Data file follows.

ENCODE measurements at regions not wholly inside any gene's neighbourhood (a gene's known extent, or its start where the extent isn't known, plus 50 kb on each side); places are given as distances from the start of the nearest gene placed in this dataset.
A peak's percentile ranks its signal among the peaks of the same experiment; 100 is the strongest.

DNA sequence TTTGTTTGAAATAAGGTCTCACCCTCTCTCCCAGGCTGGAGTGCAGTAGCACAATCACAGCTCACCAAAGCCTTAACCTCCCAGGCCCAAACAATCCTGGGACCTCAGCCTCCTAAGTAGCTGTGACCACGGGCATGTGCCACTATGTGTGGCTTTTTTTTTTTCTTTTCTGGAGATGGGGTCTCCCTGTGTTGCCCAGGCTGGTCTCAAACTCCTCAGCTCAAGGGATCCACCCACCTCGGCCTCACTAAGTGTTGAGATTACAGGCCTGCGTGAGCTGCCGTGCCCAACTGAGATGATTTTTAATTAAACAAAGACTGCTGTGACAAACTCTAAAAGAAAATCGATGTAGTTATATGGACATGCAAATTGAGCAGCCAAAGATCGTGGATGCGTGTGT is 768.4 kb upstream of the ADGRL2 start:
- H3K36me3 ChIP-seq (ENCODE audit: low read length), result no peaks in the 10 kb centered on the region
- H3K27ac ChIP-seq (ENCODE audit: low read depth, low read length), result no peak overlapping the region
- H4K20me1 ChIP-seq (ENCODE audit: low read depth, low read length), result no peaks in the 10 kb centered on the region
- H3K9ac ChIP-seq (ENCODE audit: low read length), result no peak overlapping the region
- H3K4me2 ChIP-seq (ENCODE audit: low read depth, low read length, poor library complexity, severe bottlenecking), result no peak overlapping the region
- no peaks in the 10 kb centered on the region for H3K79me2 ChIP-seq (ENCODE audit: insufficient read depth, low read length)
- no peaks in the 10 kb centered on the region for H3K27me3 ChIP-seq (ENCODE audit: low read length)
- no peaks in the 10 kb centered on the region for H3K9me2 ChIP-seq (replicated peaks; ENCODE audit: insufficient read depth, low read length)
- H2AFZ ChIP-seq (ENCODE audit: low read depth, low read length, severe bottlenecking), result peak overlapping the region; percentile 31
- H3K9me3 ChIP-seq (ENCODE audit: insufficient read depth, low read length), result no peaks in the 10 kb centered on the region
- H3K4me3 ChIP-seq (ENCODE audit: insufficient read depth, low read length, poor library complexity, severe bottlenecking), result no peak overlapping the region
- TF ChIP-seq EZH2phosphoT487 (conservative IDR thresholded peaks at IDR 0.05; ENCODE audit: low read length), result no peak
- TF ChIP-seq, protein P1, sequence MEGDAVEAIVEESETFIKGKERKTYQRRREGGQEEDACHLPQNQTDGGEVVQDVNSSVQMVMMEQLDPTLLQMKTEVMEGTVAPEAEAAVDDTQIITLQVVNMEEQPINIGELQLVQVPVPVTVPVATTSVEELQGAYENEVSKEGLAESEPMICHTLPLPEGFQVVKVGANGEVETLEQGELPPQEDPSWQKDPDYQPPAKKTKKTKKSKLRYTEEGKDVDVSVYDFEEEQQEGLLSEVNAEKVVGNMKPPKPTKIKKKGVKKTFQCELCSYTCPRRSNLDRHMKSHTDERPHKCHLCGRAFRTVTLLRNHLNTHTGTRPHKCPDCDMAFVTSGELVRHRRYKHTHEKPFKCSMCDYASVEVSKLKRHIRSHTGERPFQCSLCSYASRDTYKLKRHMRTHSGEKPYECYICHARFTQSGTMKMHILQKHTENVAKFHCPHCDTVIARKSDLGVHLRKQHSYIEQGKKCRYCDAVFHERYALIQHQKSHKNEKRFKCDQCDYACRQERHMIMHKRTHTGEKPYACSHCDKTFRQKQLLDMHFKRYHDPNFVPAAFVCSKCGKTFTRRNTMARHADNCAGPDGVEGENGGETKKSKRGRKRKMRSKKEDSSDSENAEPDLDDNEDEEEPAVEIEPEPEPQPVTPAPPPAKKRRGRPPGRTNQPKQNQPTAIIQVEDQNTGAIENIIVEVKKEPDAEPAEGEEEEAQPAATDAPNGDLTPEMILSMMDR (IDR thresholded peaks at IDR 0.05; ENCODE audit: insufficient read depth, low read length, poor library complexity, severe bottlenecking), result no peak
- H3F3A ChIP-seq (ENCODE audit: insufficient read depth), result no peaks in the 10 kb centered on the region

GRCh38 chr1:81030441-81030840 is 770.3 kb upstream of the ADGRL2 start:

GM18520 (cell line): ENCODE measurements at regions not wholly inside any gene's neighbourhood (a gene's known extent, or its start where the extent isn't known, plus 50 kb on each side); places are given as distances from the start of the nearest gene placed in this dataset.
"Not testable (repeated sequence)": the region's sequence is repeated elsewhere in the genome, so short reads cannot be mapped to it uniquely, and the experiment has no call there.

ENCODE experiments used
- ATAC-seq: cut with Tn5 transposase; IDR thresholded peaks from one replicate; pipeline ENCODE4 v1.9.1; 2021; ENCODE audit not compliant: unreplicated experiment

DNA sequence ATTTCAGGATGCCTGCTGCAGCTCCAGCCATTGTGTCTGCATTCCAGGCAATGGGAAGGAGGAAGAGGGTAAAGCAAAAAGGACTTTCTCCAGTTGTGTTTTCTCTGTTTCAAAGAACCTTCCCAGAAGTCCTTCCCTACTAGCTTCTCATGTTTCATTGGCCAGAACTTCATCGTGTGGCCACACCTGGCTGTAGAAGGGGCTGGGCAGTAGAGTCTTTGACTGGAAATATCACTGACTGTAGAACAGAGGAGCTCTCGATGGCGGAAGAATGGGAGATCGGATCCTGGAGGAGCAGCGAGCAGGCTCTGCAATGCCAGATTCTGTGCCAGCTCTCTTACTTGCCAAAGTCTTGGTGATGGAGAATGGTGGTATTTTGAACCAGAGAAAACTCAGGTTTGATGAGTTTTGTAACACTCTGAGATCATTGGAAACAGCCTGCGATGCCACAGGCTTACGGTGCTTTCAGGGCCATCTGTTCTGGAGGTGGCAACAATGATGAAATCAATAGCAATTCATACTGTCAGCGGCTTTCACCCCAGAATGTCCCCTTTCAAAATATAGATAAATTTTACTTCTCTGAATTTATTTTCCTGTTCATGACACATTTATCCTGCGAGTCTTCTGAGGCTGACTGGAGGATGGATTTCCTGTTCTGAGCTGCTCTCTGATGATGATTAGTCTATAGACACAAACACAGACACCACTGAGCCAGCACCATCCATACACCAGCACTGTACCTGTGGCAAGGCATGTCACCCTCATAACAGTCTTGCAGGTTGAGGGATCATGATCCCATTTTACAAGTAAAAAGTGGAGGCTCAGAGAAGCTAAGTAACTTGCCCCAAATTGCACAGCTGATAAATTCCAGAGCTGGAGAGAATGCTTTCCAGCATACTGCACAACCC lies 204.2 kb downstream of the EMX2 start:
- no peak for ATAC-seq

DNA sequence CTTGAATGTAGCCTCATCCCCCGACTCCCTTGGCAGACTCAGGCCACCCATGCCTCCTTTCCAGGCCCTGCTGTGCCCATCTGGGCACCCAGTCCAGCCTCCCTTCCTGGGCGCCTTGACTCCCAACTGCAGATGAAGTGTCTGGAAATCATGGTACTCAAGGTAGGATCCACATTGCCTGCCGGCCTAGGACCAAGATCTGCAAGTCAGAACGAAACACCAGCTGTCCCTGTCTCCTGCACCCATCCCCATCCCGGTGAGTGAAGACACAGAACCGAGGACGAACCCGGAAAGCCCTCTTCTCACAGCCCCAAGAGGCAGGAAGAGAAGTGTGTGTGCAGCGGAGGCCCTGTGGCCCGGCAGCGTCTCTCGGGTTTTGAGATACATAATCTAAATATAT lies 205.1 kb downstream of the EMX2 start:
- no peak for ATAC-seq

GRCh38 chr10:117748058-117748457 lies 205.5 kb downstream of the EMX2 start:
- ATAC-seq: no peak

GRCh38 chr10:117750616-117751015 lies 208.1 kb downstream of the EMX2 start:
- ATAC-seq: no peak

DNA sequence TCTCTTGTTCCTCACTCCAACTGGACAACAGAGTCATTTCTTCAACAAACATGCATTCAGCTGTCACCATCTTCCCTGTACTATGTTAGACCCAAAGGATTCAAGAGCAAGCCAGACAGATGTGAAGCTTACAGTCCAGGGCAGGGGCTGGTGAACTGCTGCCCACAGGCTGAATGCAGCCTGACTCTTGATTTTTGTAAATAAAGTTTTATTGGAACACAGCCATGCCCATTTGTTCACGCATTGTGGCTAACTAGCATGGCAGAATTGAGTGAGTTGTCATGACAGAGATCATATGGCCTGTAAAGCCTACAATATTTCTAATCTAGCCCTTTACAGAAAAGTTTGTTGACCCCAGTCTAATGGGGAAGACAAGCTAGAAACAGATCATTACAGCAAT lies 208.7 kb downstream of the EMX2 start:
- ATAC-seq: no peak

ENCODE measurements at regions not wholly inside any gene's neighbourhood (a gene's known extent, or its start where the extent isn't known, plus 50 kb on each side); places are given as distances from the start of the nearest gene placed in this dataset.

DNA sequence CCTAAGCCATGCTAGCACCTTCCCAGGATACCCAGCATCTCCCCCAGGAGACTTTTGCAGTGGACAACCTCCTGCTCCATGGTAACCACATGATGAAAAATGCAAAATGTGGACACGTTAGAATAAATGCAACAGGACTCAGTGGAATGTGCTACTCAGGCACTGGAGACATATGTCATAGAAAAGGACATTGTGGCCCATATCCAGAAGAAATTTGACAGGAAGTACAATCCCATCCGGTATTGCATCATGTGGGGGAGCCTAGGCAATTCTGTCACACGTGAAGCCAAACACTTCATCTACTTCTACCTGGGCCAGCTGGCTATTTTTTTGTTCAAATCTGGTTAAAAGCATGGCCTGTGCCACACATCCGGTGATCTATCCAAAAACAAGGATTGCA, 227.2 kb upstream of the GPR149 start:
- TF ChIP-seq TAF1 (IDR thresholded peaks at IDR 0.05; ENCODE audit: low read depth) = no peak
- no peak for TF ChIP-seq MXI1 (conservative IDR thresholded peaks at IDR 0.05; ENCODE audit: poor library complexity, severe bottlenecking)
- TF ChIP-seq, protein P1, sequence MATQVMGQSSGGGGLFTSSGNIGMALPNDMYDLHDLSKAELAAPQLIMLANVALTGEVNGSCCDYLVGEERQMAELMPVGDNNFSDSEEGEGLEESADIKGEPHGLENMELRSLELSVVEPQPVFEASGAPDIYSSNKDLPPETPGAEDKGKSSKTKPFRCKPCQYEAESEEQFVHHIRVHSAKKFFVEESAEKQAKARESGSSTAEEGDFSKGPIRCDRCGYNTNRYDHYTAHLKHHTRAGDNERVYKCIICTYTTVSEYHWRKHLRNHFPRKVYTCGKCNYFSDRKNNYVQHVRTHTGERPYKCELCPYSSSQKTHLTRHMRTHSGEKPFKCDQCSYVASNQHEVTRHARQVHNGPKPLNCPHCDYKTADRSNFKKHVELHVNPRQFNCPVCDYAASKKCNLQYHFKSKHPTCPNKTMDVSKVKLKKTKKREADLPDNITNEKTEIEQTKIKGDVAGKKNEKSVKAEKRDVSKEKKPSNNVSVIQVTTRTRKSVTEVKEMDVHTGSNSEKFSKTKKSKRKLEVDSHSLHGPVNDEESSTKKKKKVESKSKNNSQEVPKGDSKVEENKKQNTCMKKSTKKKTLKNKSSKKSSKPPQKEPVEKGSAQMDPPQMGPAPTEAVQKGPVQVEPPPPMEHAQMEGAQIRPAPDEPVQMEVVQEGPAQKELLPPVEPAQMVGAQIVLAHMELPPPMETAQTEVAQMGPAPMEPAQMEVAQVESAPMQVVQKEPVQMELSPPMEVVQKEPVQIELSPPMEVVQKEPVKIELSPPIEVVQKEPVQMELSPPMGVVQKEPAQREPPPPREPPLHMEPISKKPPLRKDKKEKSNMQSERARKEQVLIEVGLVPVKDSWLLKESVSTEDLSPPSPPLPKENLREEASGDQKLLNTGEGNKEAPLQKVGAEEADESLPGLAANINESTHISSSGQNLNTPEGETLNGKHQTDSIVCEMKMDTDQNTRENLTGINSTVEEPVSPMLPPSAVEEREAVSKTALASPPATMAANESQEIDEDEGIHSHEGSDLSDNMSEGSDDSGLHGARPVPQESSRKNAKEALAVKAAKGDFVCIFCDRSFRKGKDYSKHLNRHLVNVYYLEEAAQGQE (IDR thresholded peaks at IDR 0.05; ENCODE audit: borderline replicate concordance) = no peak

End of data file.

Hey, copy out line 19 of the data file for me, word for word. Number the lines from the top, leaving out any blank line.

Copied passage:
GM18520 (cell line): ENCODE measurements at regions not wholly inside any gene's neighbourhood (a gene's known extent, or its start where the extent isn't known, plus 50 kb on each side); places are given as distances from the start of the nearest gene placed in this dataset.